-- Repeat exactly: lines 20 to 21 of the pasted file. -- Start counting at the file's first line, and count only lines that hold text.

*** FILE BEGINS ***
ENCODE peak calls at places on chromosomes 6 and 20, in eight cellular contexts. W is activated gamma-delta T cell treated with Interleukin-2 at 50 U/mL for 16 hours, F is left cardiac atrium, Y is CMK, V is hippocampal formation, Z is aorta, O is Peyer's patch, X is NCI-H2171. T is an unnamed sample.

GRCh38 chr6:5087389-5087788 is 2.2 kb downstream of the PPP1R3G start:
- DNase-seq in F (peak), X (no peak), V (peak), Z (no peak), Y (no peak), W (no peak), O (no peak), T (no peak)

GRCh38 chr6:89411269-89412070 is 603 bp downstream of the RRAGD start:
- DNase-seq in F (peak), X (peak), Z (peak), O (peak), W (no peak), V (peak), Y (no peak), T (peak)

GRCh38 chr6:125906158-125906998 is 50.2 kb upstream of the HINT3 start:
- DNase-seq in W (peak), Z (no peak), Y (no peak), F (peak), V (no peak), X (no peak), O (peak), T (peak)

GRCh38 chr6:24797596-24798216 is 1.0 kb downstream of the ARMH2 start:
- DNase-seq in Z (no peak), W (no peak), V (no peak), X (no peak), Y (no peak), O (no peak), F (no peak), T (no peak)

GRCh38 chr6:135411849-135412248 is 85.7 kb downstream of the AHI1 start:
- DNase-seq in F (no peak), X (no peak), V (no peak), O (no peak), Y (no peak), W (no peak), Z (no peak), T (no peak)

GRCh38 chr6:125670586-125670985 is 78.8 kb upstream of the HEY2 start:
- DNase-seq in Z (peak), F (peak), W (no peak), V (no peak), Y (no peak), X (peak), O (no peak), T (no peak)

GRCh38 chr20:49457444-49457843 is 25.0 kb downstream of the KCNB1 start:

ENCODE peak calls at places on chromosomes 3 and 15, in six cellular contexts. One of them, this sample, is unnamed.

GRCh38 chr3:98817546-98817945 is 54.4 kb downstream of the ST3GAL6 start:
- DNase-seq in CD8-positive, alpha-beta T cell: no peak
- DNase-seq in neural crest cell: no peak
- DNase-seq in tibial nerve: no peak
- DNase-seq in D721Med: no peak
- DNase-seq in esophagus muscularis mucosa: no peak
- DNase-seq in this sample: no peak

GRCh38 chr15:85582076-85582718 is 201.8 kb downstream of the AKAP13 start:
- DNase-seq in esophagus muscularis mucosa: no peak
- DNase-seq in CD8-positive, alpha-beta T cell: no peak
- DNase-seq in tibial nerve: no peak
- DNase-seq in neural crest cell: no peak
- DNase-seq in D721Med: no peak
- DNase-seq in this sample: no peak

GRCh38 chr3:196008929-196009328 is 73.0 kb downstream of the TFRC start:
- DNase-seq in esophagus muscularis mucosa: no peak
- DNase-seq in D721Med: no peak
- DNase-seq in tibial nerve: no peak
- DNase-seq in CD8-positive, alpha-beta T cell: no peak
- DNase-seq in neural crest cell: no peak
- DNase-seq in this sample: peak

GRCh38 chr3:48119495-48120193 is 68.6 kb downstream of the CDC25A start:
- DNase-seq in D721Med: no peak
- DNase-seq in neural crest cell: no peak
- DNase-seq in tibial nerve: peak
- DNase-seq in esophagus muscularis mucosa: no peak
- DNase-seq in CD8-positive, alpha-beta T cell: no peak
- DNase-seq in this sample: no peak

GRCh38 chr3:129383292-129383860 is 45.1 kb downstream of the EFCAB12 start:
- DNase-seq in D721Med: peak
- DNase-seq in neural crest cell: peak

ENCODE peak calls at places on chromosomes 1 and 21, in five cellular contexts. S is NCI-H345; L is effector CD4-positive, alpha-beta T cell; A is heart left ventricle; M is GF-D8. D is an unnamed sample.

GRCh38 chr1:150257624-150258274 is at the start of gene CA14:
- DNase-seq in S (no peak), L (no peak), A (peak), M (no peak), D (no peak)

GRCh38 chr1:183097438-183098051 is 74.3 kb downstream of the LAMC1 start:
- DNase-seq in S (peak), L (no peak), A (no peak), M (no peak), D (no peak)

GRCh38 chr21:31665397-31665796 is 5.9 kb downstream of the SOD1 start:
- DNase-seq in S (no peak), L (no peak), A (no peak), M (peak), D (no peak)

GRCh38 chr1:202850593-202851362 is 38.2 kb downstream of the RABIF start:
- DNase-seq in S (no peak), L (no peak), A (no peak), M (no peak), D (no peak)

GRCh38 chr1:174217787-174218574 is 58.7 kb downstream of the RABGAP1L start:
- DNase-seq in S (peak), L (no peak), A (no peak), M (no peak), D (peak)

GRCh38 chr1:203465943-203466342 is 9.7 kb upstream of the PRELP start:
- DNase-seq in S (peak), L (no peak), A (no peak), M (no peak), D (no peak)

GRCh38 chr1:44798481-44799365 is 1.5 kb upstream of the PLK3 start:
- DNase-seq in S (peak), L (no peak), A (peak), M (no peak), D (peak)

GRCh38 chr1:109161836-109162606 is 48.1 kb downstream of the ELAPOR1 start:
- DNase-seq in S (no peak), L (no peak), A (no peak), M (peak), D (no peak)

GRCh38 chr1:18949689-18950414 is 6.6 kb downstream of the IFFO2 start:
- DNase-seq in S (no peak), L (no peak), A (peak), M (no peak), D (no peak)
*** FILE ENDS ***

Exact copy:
- DNase-seq in D721Med: no peak
- DNase-seq in esophagus muscularis mucosa: no peak